April 27 is Marine Mammal Rescue Day! To celebrate, we’re highlighting the work our friends and Association of Zoos and Aquariums members, do to save our marine mammal friends!
Virginia Aquarium & Marine Science Center
In March, the Virginia Aquarium & Marine Science Center’s Stranding Response Program responded to a mass common dolphin stranding event on the Chesapeake Bay side of the Eastern Shore. Throughout the month, the team received dozens of phone calls from citizens reporting dolphin sightings and strandings. The Stranding Response Team actively monitored the dolphins’ activity and conducted necropsies to collect samples for information on a causative agent and other research studies. Analyses will continue to be conducted over the next several months. Some notable findings from this event:
- Weather and strong storms often play a role in stranding of offshore species.
- Several stranded dolphins were found with a combination of infectious disease, malnutrition and increased parasite burdens. While weather likely played a role in this specific event, they’re researching further with the help of federal and academic partners.
- While varying in age from juvenile to mature, many of the stranded dolphins found were females.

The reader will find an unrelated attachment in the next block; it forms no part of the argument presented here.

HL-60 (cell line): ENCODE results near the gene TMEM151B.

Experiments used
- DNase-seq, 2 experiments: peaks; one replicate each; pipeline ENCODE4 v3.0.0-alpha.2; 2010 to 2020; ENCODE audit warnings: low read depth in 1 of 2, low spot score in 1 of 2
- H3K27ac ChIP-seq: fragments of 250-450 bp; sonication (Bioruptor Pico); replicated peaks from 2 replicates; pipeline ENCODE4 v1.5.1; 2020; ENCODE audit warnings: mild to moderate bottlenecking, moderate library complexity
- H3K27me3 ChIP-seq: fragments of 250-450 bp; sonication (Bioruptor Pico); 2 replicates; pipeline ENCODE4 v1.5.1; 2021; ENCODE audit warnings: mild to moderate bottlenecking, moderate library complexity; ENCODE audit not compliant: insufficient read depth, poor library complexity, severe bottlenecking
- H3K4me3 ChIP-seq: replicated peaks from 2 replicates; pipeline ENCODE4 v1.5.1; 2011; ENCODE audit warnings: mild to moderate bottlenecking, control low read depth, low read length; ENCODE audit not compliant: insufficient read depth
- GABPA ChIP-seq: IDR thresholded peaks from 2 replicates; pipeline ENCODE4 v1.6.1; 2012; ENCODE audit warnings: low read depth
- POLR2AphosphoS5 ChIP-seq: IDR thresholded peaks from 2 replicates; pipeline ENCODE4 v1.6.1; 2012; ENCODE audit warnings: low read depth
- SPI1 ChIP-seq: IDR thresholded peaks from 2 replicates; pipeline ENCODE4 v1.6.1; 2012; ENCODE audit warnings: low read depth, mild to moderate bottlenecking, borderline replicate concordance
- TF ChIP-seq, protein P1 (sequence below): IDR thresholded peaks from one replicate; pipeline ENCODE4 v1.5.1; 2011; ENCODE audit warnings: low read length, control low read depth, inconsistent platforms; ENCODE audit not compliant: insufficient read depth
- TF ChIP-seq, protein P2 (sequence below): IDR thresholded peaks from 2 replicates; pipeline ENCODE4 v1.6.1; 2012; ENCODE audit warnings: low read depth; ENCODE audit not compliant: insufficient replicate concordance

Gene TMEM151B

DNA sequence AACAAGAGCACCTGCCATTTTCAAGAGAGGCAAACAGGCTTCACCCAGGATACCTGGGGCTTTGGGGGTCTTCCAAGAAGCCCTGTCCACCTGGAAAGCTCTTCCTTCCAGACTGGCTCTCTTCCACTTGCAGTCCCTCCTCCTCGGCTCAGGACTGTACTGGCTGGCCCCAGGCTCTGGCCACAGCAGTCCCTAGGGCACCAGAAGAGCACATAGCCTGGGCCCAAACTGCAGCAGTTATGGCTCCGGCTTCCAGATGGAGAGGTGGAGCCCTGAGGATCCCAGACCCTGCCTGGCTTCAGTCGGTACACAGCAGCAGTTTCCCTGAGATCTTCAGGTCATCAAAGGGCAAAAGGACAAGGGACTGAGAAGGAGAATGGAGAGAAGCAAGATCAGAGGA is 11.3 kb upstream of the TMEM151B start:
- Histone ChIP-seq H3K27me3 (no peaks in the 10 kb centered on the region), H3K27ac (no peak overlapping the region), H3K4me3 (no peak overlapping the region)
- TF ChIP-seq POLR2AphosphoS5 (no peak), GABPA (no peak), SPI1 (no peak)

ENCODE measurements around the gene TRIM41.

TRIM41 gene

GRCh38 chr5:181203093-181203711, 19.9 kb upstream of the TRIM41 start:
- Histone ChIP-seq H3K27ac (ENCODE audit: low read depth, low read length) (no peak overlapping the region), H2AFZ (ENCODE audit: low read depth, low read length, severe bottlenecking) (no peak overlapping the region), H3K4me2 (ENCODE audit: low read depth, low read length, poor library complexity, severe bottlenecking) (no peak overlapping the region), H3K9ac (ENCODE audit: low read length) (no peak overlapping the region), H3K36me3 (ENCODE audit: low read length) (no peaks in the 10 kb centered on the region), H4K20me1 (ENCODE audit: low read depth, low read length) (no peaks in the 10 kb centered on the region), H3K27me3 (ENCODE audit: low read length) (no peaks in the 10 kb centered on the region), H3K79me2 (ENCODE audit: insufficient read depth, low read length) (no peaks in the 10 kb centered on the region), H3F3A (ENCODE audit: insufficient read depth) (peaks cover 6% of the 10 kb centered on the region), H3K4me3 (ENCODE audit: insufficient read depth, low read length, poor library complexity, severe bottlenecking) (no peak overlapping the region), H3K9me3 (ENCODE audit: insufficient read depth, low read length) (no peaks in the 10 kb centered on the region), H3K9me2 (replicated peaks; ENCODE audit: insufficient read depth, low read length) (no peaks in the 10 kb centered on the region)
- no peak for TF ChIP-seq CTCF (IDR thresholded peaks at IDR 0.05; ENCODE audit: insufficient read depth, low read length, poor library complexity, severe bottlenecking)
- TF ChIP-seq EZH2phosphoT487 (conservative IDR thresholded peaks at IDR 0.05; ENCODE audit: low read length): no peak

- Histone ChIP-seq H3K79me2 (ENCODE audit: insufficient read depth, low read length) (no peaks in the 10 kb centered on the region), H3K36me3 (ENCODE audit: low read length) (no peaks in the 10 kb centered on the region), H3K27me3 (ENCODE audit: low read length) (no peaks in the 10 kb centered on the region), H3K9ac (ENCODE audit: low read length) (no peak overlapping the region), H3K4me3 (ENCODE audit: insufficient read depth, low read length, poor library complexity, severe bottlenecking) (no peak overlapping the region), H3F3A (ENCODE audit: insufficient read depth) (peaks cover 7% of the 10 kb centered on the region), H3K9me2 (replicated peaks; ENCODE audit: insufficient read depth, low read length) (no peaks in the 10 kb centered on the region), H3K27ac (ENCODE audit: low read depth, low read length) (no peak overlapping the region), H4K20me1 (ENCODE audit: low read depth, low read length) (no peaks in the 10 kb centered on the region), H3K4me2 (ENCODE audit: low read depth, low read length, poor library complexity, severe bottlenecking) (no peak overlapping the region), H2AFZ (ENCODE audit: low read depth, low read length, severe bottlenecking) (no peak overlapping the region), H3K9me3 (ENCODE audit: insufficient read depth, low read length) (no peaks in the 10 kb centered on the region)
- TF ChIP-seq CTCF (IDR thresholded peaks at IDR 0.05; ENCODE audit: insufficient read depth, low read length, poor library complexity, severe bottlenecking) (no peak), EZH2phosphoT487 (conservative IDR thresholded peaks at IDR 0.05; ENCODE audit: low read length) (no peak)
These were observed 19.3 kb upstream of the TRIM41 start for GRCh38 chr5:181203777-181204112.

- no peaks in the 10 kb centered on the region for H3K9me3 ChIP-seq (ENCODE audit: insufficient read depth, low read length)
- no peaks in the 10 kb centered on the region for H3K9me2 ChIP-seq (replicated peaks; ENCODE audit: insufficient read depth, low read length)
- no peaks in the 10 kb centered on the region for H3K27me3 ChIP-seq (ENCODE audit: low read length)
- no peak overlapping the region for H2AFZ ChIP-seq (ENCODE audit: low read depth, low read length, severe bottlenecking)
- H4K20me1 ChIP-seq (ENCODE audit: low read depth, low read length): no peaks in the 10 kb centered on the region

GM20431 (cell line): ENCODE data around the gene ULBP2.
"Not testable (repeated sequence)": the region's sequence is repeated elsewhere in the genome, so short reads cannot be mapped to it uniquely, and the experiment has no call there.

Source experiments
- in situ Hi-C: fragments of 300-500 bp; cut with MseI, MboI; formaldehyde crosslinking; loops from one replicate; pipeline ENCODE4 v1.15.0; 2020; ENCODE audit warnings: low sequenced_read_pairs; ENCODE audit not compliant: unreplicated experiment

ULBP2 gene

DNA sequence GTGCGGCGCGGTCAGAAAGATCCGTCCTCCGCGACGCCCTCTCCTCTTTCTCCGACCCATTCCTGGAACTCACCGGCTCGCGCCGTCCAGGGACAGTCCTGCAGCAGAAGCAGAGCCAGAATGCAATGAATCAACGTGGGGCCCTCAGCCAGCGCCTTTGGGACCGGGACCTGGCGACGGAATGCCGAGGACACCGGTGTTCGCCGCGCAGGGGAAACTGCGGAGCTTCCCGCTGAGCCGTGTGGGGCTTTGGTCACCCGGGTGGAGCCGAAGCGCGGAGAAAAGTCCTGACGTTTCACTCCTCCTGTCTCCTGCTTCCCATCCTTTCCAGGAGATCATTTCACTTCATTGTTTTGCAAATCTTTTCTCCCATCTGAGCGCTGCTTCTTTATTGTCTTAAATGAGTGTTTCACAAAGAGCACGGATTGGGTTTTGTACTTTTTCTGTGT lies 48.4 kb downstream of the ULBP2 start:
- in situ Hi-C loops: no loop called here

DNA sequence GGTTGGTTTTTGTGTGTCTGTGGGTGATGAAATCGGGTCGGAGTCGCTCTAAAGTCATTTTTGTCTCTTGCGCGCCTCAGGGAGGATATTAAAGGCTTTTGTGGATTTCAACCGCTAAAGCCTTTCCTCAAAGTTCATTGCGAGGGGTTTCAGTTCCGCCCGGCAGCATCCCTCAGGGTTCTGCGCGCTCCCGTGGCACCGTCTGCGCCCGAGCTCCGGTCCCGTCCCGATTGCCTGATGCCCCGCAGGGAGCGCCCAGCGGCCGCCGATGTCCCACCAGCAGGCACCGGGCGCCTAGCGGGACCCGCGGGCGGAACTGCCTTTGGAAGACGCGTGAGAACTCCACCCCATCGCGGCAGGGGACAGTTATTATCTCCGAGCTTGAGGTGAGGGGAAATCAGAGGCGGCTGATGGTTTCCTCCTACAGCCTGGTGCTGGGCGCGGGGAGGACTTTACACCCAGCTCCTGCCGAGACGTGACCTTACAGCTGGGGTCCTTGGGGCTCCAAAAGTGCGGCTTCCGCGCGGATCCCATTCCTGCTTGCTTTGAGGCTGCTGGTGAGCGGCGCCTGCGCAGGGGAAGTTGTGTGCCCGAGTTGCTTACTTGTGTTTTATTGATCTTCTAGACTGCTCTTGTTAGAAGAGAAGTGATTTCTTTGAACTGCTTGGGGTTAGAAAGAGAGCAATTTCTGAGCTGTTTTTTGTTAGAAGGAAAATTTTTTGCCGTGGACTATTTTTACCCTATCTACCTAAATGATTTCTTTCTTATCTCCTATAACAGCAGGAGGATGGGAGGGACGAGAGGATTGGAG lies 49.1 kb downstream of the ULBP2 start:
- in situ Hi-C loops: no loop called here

What should you do if you come across a stranded marine mammal or sea turtle? It’s important to remain a safe distance from the animal and call an expert for guidance. You can find more information about ways to help our marine friends here.
Since joining the Manatee Rescue and Rehabilitation Partnership in 1999, the Cincinnati Zoo has cared for 23 sick, injured or orphaned manatees and has released 18 healthy, rehabilitated manatees back in Florida waters! They’re one of three zoos outside of Florida who rescue and care for manatees.
Some threats to manatees include:
- Lack of food
- Red tide (when algae grows out of control)
- Cold stress
- Entanglement from nets and other fishing traps
- Being struck by boats & boat propellors
- Calf abandonment
We would be remised if we didn’t introduce you to SwimShady, Alby and Manhatten – their most recent success stories! Once orphaned, these guys are growing and gaining weight and will soon be ready to be returned to Florida waters. Fun fact: manatees must be at least 600 pounds to be deemed ready for the wild.
Here are their stats of March 30. Way to grow, boys!
SwimShady – 604 pounds (gained 300 pounds since his arrival)
Alby – 684 pounds (gained 280 pounds since his arrival)
Manhattan – 585 pounds (gained 180 pounds since his arrival)
Mote Laboratory & Aquarium
In partnership with SeaWorld Orlando, Mote Laboratory & Aquarium saved two manatees! A call to Mote’s Stranding Investigations Programs in May 2020 lead them to a stranded manatee near Siesta Key, Florida. Showing signs of fresh boat wounds and difficulty swimming, Mote teamed up with the Florida Fish and Wildlife Conservation Commission to start the rescue. The manatee was transported to SeaWorld Orlando where it was discovered that she was pregnant! After giving birth to a healthy calf and some much needed rest, mom and baby were brought back to Sarasota and released back into the wild near Mote’s campus. Talk about teamwork!